I cannot overstress the importance of the role of your workers’ compensation treating physician in your case. Besides the fact he will be one who will be taking care of your physical needs, his opinions will decide the legal consequences of your workers’ compensation claim. Therefore, it’s very important to have a good relationship with your workers’ compensation treating physician even if this physician has been chosen by the insurance company. Since your workers’ compensation treating physician’s opinion is given great weight when an issue arises about what caused a medical problem or if a particular treatment may be reasonable and necessary, his opinion is very important. Here are some tips when dealing with your doctor:
- Describe the work accident specifically on the first visit to the doctor. One of the worst mistakes that an injured worker can make is not to describe in detail on his or her first visit to the doctor the facts of the accident. It is difficult to prove that you had an injury by accident if in the first doctor’s visit there are no notes in the history section as to how the injury occurred. Therefore, it is very important to state to the doctor where you were and what occurred. Then in his notes in the history section (which is in all medical notes) it will state “slipped and fell at work” or “lifted a box at work.”
- There is no doctor/patient privilege. You need to understand that there is no doctor/patient privilege in workers’ compensation. Thus, all your medical records will be read by the insurance adjuster and can also be read by the insurance defense attorney and the Virginia Workers’ Compensation Commission. Therefore, it’s also important not to make statements to the doctor that you would not want other individuals to know. Of course, be truthful with your doctor so he can treat you as effectively as possible but avoid getting into arguments with your physician or rambling about non-work related medical conditions unless you do not mind the insurance company knowing.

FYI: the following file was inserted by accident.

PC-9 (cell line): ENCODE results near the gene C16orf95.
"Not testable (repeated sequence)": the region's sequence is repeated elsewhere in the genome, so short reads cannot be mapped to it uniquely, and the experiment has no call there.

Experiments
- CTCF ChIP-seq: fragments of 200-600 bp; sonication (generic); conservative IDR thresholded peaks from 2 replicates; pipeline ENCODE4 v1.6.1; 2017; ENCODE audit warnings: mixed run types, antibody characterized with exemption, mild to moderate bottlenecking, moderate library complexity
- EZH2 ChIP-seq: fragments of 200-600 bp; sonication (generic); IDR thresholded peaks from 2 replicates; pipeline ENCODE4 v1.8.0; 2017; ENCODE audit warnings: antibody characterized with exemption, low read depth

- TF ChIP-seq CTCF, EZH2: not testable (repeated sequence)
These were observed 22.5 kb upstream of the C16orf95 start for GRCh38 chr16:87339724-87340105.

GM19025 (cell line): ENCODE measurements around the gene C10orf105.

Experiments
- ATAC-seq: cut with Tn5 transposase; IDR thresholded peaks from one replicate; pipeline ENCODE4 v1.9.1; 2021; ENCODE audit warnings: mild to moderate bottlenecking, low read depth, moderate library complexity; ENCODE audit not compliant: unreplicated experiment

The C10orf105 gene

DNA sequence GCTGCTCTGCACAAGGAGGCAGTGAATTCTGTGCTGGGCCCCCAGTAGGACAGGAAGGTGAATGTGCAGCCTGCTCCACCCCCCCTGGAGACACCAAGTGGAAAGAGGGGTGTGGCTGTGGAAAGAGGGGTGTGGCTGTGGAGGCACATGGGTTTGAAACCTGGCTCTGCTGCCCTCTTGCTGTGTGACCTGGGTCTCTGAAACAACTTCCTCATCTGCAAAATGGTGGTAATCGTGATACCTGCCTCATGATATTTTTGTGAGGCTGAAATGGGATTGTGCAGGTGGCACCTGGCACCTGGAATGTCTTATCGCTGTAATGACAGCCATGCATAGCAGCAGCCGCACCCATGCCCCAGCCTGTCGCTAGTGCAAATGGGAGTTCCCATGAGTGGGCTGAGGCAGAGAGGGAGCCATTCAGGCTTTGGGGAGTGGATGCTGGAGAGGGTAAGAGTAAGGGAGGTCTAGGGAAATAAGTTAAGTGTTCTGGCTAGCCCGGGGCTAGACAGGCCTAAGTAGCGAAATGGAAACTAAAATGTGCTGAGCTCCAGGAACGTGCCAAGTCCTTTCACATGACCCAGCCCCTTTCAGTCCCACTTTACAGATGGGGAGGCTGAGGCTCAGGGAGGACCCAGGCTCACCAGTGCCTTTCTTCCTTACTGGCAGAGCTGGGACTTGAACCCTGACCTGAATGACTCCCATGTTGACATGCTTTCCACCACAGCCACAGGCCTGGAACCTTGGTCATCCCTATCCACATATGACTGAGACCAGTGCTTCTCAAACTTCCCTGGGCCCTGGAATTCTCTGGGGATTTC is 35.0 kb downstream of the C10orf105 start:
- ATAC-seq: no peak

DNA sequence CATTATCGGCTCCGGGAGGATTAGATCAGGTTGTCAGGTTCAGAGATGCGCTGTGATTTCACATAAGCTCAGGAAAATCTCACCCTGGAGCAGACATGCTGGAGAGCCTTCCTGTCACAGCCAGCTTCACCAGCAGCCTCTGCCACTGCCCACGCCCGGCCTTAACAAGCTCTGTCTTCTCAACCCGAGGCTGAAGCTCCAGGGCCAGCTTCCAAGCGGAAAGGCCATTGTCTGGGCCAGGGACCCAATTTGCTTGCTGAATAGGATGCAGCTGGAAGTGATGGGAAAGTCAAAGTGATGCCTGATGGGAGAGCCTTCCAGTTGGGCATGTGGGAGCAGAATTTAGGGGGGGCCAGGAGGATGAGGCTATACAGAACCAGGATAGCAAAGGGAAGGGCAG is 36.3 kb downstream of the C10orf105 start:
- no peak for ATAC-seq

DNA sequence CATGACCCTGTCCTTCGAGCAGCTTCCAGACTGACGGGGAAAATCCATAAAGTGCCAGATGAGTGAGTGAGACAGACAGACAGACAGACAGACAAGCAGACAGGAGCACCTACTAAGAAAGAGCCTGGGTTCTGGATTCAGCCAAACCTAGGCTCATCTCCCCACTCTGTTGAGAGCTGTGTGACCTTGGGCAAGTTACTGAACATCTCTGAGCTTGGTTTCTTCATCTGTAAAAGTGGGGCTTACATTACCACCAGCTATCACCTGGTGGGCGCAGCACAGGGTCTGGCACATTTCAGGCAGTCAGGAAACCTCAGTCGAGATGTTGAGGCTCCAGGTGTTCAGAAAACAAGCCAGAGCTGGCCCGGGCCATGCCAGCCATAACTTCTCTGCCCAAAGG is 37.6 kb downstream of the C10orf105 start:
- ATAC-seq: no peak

- Talk to your doctor about your work restrictions. If at all possible, try to get the doctor to discuss with you his opinion about your return to work restrictions, your functional capacity, and anything related to your ability to return to work before he gives them to the insurance company. Many times, a nurse case manager may try to unfairly influence the doctor’s opinion with regard to these issues. Thus, if you bring up this issue with your doctor first, you would at least have an opportunity to present your views to the doctor on an equal basis with the nurse case manager.
- Always mention all body parts that were injured. Every time, especially the first time, you go to the doctor it is important that you reiterate every body part that has been injured as a result of the work accident. If a body part is not mentioned, it will be cause for the insurance company to deny treatment in the future for that injury. Many insurance adjustors will deny medical treatment for a body part not mentioned in the first appointment. I have had to help injured workers get medical treatment for serious injuries to the neck that did not get mentioned until the second doctor visit because the pain in the shoulder was so severe that the neck problem didn’t seem that important. Therefore, if you have one area that hurts really badly and one area that hurts a little bit, you still need to tell the doctor about both.
- Always get a disability slip from your doctor. Before you leave your doctor’s office, always get a disability slip. The workers’ compensation insurance company is not going to pay you a weekly check unless they have a copy of a disability slip that says you are not able to work or your work restrictions are such that your employer cannot accommodate the restrictions.